But Donald Trump, dangerous and disgusting, did not emerge out of a vacuum, a lone primordial pioneer of evil. No, he is a manifestation of a festering ugliness in our culture; a direct consequence; a reflection of the hypocrisy of our narratives, and a damming indictment of what we have sleepwalked into considering normal. Donald Trump is a very loud and obvious symptom of a disease, but he is not its cause.
Donald Trump is a parasite, and like any parasite, examining him can tell us a lot about its host. Here is a man who we despise, who embodies all the traits that we tell ourselves — rightfully — that we abhor. His egotism, his toxic masculinity, his avarice, his racism, his narcissism and his callousness — Donald Trump is an avatar of the worst of what we can be as a species. But he is not as much of an aberration as we would like to tell ourselves. The values he vocally espouses — wealth, ‘winning’, taking what you want — have been inculcated into us as undeniable virtues. We don’t question their innate goodness. We are subject to a perverted cradle-to-grave assembly line of atomising consumerist propaganda, insidious in its efficacy and terrifying in its ubiquity. Donald Trump is not just a demonstration of what happens when things are taken too far, he shows us that the ‘virtues’ we are taught to admire might only be regarded as such in a society that is in some fundamental way very ill. He is a highly visible orange mirror in which we can see a reflection of the culture that has created it: a twisted landscape of money and hypocrisy.
Donald Trump is a supremely ugly manifestation of white, male, capitalist id, but like a stopped clock he occasionally tells the truth. Just as so many right wing demagogues before him who rose in times of economic disenfranchisement, Trump has hijacked socialist rhetoric to talk of crooked capitalists and weighted political systems — to greatly resonant effect. The fact of the matter is that Donald Trump, racist wankstain that he is, would wield a fraction of the power that he does if he didn’t occasionally use the language of class consciousness. The irony of a man so emblematic of the worst facets of capitalism speaking as he sometimes does would be hilarious if it wasn’t so fucking depressing.
Of course, this in no way excuses or explains away the racists and the bigots who he has empowered and legitimised. And herein lies the rub: even if Donald Trump, the person, loses in November, the disease that gave rise to Donald Trump, the symptom, is not going anywhere without a fight. Sooner or later there will have to be a reckoning. We will have to reckon with the people who thought he might have been a good choice for the highest office in the land. But the racists and the misogynists are by themselves but the tip of the iceberg. We will also have to reckon with a press that claimed to despise Trump while still seeing fit to heap upon him millions of dollars’ worth of free publicity — who hung on and reported every word because they knew it would sell; who judged the two Presidential candidates by wildly, almost comically skewed criteria. We will have to reckon with a Democratic party so divorced from the people it claims to represent that a right-wing maniac like Trump could even attempt to wield its ostensible message. We will have to reckon with the scale of the influence that money wields over our political systems. We cannot afford to stick our heads in the sand if Hillary Clinton is elected, trusting in words and promises of a brighter tomorrow. We have to take the reins ourselves. We have to get involved in politics. We have to remove from it the sheen of detachment and apathy that makes winners of the elites and losers of the rest of us. It starts locally. Those who claim to represent us must begin to understand that we are paying attention. A progressive fire must be lit and maintained. The ugliness that Trump has given voice to has always been there and to an extent will always be there, but the conditions that have allowed it to flourish must be addressed and fundamentally altered. Justice, accountability, representation, diplomacy, social mobility — if we do not ensure these become more than just words then what we’ve seen play out this election cycle will not just stick around in a post-Trump world, it will get worse.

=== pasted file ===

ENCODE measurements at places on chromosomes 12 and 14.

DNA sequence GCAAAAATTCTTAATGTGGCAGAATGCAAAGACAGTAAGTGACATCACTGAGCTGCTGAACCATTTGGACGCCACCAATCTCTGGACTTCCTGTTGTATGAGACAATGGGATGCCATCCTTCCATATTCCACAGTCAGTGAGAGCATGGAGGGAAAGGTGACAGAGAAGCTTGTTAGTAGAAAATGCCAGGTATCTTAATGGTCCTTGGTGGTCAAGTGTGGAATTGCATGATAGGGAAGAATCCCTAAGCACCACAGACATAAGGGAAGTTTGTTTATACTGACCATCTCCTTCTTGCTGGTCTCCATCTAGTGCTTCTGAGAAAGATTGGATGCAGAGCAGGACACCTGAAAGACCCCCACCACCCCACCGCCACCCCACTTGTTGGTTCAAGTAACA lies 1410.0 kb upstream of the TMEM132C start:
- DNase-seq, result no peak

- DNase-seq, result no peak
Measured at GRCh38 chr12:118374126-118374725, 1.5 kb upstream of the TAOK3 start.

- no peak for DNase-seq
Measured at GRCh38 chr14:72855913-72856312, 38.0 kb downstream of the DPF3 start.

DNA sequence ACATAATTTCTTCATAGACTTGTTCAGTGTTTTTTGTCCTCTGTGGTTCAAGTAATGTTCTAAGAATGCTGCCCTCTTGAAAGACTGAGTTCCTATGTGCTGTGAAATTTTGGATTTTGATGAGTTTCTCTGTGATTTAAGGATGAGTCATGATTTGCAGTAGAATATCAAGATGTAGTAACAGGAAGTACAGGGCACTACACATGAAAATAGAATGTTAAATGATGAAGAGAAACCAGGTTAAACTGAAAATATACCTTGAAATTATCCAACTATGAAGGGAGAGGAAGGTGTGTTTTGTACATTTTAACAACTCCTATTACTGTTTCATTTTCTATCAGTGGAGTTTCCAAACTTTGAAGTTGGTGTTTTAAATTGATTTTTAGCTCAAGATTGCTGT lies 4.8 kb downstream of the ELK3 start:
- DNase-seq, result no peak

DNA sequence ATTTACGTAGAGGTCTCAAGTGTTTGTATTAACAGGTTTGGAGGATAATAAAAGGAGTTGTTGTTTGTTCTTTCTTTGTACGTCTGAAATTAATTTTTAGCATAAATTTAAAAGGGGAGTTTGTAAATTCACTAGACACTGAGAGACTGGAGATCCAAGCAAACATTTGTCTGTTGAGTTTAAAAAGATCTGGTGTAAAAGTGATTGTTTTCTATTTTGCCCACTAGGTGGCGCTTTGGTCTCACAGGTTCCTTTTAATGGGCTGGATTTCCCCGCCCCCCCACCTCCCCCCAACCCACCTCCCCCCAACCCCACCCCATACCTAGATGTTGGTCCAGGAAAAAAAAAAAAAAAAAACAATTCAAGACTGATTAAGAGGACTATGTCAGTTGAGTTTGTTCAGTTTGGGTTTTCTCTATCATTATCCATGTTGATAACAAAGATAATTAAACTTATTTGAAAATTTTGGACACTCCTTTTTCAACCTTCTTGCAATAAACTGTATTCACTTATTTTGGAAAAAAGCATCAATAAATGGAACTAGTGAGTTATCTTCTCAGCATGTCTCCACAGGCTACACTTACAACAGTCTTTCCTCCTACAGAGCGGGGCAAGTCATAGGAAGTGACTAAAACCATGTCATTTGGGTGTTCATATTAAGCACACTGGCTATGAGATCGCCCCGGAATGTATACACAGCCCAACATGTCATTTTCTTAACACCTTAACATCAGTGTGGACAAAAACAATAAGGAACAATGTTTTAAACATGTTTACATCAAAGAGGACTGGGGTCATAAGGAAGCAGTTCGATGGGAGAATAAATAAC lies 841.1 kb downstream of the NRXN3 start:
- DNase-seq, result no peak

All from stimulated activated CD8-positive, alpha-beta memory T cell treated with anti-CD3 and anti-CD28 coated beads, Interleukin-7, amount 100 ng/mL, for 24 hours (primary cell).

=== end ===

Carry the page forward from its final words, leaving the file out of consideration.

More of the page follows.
It starts, and ends, with us. This is our world, and only through our collective efforts can we make it better.
Petr Knava lives in London and plays music